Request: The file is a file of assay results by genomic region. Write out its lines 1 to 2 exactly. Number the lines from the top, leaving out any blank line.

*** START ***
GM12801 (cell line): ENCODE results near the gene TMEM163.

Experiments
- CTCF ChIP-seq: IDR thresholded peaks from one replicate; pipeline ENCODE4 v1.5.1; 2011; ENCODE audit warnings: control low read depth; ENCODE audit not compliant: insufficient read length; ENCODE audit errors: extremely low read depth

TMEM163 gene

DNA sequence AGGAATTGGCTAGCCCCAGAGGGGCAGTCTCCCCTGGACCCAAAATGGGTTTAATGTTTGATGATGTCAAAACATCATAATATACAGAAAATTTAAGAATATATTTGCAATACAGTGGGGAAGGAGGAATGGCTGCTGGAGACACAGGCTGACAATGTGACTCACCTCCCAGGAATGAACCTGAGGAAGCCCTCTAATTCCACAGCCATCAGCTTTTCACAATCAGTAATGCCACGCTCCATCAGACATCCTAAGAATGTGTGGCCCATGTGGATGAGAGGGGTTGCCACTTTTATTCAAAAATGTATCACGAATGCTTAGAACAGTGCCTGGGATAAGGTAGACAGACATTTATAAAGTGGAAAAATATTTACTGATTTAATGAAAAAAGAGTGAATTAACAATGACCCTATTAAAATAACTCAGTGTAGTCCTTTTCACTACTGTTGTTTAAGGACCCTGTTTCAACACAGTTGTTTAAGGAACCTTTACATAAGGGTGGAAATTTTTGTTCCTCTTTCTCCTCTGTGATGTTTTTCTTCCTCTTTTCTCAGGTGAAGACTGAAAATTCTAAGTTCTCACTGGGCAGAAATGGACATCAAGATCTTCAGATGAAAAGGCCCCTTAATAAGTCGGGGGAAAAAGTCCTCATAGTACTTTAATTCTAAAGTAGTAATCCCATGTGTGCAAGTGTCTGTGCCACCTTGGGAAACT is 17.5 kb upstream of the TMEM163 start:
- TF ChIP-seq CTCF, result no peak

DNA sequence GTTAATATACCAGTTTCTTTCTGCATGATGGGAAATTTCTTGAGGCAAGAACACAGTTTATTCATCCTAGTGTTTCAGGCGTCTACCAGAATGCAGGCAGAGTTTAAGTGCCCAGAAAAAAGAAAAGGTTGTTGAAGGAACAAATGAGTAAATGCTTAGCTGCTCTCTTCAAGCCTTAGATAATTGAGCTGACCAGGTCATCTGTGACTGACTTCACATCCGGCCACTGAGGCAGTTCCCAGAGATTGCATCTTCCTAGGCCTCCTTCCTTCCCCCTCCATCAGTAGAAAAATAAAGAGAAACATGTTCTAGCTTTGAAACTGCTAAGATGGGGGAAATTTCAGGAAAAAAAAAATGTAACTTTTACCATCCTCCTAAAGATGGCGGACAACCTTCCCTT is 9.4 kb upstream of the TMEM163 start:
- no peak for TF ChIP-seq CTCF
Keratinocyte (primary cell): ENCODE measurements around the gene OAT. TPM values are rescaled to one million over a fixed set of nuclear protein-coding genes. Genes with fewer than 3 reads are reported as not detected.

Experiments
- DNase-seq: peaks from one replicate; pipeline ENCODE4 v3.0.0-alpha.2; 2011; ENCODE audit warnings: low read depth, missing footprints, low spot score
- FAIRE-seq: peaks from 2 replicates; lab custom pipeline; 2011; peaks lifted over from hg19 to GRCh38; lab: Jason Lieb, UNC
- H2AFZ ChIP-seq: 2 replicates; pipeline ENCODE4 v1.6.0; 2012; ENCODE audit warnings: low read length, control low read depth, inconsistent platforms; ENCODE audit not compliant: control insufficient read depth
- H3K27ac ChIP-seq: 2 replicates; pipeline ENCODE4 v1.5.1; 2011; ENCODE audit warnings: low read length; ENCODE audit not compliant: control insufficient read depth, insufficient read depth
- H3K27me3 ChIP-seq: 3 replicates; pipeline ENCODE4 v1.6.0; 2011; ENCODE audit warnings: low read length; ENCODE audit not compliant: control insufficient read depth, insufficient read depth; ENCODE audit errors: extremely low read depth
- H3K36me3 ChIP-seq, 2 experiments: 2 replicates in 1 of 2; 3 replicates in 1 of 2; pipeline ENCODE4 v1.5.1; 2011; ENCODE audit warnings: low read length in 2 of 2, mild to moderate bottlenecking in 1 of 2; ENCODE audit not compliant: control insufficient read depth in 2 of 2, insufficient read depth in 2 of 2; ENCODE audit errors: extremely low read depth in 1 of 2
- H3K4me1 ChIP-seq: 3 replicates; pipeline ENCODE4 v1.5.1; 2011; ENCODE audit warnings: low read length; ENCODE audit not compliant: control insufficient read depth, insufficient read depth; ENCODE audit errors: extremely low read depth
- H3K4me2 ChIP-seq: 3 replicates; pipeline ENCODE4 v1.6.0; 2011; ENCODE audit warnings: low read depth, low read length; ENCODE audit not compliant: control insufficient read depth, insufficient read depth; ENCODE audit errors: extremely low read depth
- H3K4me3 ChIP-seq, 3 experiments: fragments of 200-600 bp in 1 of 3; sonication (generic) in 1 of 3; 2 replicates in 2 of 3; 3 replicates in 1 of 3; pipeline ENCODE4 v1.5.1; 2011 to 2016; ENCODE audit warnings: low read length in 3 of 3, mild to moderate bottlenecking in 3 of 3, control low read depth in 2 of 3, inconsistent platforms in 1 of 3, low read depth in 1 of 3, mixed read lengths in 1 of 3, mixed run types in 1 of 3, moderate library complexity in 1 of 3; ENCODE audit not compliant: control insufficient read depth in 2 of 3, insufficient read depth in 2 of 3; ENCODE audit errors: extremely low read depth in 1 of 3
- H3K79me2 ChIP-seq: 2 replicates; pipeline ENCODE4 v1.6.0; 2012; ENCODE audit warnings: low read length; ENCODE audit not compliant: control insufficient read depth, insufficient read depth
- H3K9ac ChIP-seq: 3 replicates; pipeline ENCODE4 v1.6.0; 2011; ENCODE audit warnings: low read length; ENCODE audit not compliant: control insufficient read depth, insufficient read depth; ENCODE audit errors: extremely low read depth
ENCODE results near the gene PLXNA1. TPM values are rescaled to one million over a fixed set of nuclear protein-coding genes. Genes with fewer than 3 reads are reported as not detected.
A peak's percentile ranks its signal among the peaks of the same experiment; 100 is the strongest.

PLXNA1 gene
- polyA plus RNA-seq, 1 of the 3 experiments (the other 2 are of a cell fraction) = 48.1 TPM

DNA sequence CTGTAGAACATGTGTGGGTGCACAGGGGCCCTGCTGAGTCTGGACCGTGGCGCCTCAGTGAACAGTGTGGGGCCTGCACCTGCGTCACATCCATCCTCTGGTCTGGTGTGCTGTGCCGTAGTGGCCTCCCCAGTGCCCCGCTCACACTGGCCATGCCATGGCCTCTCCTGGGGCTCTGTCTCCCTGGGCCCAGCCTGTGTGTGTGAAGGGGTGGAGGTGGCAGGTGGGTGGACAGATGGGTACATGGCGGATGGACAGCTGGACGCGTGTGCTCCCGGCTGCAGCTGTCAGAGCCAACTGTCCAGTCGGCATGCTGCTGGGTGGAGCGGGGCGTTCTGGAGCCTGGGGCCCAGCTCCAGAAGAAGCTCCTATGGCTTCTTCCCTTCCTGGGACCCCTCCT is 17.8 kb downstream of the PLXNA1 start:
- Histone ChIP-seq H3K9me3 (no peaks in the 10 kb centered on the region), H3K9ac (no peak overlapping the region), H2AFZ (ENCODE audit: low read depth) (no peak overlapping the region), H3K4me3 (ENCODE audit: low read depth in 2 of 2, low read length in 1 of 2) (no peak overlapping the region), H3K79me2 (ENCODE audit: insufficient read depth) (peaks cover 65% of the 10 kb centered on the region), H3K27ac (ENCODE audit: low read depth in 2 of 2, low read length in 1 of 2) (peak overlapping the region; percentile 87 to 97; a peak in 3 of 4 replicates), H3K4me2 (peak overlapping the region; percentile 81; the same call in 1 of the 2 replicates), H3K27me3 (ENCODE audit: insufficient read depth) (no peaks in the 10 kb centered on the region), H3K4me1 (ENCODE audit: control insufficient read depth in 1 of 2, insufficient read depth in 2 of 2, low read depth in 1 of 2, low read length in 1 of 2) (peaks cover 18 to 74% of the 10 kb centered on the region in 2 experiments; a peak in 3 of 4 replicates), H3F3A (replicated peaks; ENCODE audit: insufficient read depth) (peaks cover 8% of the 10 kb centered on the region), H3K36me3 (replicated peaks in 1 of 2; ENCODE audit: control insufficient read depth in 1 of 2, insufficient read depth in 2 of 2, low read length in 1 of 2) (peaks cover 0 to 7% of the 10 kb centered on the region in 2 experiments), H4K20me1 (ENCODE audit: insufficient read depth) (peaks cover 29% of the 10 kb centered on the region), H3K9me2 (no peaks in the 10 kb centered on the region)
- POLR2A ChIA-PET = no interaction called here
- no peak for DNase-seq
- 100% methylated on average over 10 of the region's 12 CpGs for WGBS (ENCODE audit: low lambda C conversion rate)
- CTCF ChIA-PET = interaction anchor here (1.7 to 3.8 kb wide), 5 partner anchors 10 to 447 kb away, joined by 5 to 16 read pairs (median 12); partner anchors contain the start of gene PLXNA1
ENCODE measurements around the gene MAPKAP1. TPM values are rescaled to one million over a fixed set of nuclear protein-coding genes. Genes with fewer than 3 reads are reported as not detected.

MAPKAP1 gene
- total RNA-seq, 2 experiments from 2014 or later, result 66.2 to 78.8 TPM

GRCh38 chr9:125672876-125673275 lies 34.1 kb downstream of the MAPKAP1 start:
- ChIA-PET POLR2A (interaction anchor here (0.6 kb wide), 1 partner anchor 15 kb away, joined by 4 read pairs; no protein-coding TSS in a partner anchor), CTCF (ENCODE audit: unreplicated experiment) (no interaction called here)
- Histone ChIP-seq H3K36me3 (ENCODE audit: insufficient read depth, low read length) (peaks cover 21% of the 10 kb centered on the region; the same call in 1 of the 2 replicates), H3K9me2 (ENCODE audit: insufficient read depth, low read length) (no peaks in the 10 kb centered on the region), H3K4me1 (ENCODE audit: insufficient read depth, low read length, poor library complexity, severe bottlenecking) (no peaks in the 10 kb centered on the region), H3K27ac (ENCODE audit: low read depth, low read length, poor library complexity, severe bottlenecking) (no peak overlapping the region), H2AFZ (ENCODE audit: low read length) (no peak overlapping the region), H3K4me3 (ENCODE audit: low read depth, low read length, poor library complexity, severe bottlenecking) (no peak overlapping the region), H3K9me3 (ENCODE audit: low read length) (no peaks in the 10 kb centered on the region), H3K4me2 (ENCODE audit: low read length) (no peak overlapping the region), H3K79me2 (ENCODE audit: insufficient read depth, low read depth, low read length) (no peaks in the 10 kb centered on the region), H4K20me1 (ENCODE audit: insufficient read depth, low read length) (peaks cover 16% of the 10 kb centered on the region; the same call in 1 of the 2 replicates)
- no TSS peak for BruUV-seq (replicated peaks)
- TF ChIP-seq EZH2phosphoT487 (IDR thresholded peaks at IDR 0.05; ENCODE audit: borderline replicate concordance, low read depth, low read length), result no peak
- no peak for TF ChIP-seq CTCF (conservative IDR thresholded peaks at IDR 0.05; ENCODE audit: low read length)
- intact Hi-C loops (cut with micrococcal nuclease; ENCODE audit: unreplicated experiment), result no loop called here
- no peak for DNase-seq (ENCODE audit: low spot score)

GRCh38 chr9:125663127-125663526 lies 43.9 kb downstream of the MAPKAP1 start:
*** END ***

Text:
GM12801 (cell line): ENCODE results near the gene TMEM163.

Experiments